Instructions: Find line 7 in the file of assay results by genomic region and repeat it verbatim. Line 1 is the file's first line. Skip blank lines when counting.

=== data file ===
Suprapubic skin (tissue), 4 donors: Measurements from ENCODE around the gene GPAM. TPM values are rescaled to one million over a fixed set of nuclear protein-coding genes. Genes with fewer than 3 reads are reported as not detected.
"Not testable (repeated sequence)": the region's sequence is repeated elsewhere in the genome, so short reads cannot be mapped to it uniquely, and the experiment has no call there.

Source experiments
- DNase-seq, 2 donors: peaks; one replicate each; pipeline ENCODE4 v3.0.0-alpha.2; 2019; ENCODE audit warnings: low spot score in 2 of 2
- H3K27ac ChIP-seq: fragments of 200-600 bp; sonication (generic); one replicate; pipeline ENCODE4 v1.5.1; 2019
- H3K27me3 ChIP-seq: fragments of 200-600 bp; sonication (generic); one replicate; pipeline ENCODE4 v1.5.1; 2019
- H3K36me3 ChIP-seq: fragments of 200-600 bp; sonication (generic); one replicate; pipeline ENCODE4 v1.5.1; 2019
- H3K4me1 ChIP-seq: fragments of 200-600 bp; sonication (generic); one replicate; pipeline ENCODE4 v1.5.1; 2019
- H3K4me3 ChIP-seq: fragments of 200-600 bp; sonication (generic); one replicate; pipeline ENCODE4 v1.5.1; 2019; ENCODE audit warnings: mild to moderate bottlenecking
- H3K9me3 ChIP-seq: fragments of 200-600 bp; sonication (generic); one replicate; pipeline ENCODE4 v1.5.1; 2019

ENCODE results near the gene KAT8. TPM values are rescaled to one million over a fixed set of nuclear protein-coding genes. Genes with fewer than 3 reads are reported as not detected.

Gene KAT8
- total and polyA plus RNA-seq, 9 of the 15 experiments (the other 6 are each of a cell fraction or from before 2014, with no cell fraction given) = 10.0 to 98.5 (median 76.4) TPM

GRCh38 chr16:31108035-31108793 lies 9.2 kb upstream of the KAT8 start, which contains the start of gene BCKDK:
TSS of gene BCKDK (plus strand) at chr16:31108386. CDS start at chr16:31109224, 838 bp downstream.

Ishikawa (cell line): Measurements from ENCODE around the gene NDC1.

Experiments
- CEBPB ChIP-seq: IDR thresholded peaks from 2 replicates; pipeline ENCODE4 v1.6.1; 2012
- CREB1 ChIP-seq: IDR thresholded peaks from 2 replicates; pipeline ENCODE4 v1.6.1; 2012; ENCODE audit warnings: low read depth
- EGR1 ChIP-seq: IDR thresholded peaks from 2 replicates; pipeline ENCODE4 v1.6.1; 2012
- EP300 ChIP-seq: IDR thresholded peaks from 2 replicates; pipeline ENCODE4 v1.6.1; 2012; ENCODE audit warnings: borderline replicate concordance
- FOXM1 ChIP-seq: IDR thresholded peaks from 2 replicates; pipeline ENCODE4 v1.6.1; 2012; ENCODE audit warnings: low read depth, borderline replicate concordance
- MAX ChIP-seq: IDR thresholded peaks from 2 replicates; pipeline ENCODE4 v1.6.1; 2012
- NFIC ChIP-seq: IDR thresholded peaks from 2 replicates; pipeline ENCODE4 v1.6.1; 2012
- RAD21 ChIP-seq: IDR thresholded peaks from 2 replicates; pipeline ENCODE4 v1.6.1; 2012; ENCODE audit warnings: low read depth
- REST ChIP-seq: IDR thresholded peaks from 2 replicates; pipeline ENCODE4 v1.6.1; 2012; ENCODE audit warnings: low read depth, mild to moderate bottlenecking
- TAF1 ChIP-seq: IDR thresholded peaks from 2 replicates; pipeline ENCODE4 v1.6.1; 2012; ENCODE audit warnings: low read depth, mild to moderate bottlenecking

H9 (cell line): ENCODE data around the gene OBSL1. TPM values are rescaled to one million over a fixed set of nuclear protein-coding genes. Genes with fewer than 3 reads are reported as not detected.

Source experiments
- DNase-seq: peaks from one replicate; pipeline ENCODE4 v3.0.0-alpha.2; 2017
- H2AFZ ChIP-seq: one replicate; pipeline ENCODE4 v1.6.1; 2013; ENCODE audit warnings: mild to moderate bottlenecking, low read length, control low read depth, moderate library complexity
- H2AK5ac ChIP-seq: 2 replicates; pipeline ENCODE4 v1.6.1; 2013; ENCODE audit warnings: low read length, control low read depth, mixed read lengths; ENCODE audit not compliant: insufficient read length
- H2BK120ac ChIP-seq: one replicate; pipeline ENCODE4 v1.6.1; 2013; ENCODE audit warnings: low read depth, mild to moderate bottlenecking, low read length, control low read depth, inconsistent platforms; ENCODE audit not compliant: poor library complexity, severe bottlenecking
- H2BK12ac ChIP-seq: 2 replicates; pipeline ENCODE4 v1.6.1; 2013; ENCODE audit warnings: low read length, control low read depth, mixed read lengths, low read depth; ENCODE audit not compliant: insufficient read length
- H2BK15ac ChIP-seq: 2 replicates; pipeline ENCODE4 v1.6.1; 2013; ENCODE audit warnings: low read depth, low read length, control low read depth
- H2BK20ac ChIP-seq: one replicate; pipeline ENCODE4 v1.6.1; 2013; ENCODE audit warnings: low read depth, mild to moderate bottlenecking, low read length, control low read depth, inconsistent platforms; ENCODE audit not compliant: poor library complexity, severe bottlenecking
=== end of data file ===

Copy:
- H3K36me3 ChIP-seq: fragments of 200-600 bp; sonication (generic); one replicate; pipeline ENCODE4 v1.5.1; 2019